How is wage garnishment for back taxes calculated?

July 23, 2020 by Jean Lee Scherkey, EA
Wage Garnishment written on paper next to calculator

It is hard to comprehend a wage garnishment in these troubling economic times. When landing in the difficult predicament of a wage garnishment, it may seem like tax relief is so far away that you will need a sultan of swing to send the tax blues away. After all, the only kind of dire straits anyone wants to experience is a concert from the gents across the pond with the same name. Thanks to the IRS People First Initiative, the IRS has pressed the pause button on issuing any new wage garnishment orders between the dates of April 1, 2020, and July 15, 2020. Whether the IRS will extend the postponement period remains to be seen, but one thing is for sure, the IRS has the memory of an elephant. Garnishments are not so far away and will begin again at some point. So, it is essential to understand how the amount sent to the IRS is calculated.

The purpose of the wage order is to determine how much of the taxpayer’s wages are exempt from levy. In other words, when a wage levy is ordered, the IRS takes the position that all the wages are subject to levy, except for the exempt amount. Once an employer receives IRS Form 668-W(ICS) or 668-W(C)DO Notice of Levy on Wages, Salary, and Other Income, they have one full pay period to comply with the garnishment order. The IRS does not include the total that must be sent to Uncle Sam in the wage garnishment order itself. The employer has the job of gathering the information needed from the affected employee to determine the correct garnishment amount from tables the IRS supplies. The employer must obtain the following information from the employee:

  • Filing status as it appears (or would appear if there is a change of marital status or become Head of Household) on their individual income tax return.
  • Number of dependents the employee may claim on their individual income tax return, as well as the relationship the employee has with the dependent (child, stepchild, parent, sibling, etc.).
  • Number of additional standard deductions the employee and their spouse are entitled to because of being age 65 or older or blind. Each factor counts as one additional standard deduction.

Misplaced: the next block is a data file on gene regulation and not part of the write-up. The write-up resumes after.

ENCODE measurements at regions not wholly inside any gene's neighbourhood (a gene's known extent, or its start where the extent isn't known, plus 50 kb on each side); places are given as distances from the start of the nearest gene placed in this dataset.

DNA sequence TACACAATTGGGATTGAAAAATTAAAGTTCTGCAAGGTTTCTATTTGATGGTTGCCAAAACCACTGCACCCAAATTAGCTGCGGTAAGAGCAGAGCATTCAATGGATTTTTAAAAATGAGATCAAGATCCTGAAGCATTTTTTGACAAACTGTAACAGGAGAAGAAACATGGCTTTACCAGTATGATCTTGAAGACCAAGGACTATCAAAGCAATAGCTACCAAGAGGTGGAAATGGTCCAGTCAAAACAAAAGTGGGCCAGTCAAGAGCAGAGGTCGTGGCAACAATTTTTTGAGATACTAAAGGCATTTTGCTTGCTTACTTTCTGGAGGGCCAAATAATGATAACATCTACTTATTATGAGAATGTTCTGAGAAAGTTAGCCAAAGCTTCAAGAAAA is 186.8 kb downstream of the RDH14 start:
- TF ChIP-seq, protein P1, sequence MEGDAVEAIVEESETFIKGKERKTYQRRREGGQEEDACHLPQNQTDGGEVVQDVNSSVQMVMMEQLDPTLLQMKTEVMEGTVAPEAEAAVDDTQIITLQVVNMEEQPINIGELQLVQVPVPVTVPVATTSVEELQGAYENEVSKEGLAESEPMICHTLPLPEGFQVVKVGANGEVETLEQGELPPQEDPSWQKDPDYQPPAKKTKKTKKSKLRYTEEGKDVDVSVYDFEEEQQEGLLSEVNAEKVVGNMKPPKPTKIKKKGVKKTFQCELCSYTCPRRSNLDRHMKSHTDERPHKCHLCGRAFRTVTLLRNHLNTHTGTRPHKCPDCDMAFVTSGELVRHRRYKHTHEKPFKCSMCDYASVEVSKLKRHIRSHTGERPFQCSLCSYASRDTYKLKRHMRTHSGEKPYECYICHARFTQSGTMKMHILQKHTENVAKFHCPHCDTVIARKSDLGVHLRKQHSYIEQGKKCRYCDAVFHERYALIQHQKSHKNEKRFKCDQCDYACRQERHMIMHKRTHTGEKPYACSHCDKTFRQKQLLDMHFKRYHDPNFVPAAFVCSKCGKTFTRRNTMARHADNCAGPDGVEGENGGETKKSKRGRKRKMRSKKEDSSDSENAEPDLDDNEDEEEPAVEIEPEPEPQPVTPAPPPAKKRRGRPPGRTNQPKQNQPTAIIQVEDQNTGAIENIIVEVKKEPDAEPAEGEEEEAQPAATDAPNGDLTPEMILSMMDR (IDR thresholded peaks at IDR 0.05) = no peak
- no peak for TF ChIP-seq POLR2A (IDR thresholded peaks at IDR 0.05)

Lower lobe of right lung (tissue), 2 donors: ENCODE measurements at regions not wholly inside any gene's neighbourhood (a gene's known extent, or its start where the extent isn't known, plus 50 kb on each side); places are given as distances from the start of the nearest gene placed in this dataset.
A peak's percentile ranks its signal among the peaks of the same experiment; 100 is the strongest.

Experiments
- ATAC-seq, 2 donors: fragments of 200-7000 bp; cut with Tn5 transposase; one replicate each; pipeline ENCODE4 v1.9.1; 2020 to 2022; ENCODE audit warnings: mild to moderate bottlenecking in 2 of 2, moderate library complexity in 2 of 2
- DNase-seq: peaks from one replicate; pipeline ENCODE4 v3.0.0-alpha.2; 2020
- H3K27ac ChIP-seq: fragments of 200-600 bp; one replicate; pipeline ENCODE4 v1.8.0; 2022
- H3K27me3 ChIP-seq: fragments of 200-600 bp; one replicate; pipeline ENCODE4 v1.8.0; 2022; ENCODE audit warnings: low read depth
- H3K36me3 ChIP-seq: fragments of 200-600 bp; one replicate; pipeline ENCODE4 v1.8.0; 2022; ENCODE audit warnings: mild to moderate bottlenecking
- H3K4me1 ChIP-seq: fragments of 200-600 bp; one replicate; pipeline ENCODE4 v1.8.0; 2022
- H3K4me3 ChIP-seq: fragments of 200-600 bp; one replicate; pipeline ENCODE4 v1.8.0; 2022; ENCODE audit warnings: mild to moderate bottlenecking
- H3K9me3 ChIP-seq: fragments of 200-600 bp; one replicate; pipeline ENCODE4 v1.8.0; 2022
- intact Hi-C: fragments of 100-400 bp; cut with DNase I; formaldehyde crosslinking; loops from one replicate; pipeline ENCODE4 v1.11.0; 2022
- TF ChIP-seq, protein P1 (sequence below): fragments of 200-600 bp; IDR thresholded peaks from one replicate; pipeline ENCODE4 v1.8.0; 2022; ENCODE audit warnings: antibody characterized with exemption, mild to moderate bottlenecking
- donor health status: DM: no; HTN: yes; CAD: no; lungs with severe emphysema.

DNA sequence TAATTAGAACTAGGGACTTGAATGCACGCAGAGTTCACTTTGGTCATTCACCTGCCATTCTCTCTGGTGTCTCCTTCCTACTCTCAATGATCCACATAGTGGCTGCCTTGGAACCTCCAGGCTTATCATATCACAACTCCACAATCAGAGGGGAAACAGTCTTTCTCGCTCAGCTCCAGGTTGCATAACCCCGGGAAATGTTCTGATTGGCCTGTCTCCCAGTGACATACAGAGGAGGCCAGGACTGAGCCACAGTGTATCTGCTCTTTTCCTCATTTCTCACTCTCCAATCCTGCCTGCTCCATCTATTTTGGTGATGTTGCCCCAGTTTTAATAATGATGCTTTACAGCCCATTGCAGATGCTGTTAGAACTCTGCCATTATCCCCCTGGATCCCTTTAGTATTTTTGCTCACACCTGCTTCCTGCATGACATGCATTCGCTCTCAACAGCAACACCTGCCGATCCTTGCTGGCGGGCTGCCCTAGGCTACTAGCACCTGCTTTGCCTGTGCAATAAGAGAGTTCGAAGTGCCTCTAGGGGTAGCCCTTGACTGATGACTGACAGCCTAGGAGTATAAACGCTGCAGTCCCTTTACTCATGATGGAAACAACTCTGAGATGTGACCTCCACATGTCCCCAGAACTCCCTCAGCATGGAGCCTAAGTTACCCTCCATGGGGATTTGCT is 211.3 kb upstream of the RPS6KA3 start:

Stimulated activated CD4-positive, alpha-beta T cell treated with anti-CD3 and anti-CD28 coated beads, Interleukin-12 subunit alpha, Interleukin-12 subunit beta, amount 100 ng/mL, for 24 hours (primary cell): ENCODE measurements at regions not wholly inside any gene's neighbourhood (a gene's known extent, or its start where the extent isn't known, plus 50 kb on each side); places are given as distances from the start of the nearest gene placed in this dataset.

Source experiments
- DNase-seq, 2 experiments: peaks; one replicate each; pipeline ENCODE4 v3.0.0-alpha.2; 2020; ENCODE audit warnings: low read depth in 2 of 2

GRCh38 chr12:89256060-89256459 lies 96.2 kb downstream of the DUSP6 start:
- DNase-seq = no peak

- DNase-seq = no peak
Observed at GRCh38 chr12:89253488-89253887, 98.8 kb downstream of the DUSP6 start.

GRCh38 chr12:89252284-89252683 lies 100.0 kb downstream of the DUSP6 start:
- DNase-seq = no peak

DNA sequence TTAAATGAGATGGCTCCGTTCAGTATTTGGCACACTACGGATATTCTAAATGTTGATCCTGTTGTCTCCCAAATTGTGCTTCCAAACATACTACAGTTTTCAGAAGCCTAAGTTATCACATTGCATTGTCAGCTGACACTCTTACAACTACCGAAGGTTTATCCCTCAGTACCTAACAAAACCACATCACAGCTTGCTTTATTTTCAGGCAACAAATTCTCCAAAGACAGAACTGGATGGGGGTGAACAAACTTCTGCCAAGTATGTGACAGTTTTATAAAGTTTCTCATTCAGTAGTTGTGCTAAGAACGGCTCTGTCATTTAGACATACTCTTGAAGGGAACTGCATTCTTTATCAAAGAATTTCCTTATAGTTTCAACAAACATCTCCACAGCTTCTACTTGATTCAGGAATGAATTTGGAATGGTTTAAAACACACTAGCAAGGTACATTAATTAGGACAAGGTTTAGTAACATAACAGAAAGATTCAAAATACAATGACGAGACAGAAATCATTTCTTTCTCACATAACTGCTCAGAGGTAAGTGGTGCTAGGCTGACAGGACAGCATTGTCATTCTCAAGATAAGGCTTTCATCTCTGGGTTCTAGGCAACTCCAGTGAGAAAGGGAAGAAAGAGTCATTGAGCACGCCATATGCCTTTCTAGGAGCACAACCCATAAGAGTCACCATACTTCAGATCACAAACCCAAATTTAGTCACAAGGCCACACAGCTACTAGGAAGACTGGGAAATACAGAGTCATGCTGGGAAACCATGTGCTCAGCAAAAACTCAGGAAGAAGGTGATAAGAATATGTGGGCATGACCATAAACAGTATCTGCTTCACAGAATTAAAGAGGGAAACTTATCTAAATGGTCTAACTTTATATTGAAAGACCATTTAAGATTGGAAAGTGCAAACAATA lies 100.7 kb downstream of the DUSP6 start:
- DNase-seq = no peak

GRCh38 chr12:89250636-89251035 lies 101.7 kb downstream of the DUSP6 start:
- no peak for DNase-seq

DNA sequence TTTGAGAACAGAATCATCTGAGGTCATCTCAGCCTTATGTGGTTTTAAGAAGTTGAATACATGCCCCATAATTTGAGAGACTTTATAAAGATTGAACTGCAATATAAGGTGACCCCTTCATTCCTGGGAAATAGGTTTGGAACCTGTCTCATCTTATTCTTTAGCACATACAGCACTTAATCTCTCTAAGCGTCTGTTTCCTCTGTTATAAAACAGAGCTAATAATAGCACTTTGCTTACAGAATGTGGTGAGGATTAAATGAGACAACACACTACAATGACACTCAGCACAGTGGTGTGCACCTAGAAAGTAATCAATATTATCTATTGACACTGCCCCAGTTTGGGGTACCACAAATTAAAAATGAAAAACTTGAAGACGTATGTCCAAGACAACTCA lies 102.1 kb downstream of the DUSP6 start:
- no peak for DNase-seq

Each dependent must have a valid Social Security number. The only time the employee does not need to produce a Social Security number is if the dependent is an infant under six months old. When counting the number of dependents, the employee should not include themselves. Keep in mind that if the employee is already under a court order to pay child support, then that amount will be added to the sum that is excluded from levy by the IRS. However, this exclusion comes at the price of losing the child as a dependent when calculating how much wages the taxpayer can exclude from the levy. This information must be given to the employer within three workdays. If the employee fails to timely present this information to their employer, their employer is required to calculate the exempt amount using the married filing separate filing status and zero dependents, which could result in a much smaller exemption total.

The employer takes the information above and applies it to the tables provided by the IRS in Publication 1494 Tables for Figuring Amount Exempt from Levy on Wages, Salary, and Other Income to determine the total wages that are exempt from levy. There are different tables for each filing status, and each table determines the total wages the employee can keep based on the number of dependents claimed and the frequency in which the employee is paid (daily, weekly, biweekly, semimonthly, or monthly). For example, based on the 2020 tables, an employee whose filing status is Single, under age 65 and not blind, has no dependents, and is paid biweekly will be able to exempt $476.92 from their wage per pay period. Using the same facts, except the employee filing status is Married Filing Joint, the biweekly exemption total would be $953.85.

Depending on their cost of living, the affected employee may need the angels of mercy to rescue their finances within a couple of pay periods. No matter if the employee is a family member, friend, or long-time cherished employee, if an employer fails to remit a garnishment order payment to the IRS, the employer may be required to personally pay the amount that should have gone to the IRS. Plus, the employer may also be assessed a penalty equal to fifty percent of the wages that should have been remitted to the IRS.

It is miserable to work hard only to end up making your money for nothing but taxes, penalties, and interest. In the walk of life, no one wants to face the IRS alone. The experienced professionals at Tax Debt Relief Assistance are here to walk hand in hand with you to help resolve your wage garnishment issue. They even offer a free consultation!

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Jean Lee Scherkey, EA
Learning Content Developer


Jean Lee Scherkey began her career at TaxAudit in 2015, and her current title is Learning Content Developer. She became an Enrolled Agent in 2005. For several years, Jean owned a successful tax practice that specialized in individual, California and trust taxation, and assisting those impacted by tax identity theft. With over fifteen years of varied experience in the field of taxation, Jean has worked at different private tax firms as a Staff Practitioner, Tax Analyst, and Researcher. Before coming to TaxAudit, she worked over two years for TurboTax as an “Ask the Tax Expert.” In addition to her work in TaxAudit’s Learning and Development Department, Jean is actively involved in the company’s ENGAGE Volunteer Program, which provides opportunities for employees to help and serve the local community.  


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